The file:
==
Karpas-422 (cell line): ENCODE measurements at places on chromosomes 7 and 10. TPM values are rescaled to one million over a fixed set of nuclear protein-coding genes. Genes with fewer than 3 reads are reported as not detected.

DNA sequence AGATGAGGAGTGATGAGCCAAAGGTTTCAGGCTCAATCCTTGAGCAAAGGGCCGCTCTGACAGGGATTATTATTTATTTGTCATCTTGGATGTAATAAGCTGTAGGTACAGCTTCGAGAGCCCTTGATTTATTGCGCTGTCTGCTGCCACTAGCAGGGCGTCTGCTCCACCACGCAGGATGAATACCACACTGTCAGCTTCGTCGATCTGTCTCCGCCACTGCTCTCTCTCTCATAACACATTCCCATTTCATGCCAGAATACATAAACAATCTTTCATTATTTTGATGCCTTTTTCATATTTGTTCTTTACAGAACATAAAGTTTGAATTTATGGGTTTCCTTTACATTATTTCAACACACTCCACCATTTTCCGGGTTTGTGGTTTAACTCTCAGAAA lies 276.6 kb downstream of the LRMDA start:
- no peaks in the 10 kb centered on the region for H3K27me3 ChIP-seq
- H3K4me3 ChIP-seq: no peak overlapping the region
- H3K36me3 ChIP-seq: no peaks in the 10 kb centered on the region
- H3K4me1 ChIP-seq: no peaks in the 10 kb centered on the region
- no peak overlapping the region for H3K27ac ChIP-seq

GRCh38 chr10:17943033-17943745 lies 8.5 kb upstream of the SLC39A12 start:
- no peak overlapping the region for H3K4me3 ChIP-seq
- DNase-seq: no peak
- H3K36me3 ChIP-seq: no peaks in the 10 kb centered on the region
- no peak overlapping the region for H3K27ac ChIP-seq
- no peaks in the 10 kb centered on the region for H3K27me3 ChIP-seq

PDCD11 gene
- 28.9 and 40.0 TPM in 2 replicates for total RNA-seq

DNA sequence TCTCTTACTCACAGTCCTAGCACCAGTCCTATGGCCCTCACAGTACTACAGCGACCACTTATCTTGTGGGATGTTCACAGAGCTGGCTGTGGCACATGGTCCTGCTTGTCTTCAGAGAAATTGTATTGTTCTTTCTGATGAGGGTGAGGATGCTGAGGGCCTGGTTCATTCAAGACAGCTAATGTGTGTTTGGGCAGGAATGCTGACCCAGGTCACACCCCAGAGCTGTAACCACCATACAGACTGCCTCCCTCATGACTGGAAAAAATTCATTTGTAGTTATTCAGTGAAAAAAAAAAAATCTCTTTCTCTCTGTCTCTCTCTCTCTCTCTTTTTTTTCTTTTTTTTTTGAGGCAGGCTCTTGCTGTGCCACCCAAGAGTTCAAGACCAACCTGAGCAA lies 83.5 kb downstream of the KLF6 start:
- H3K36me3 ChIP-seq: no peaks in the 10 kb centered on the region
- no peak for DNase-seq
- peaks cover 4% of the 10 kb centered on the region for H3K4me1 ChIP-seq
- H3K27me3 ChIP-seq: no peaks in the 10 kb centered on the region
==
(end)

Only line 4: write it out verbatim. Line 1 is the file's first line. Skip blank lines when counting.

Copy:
- H3K4me3 ChIP-seq: no peak overlapping the region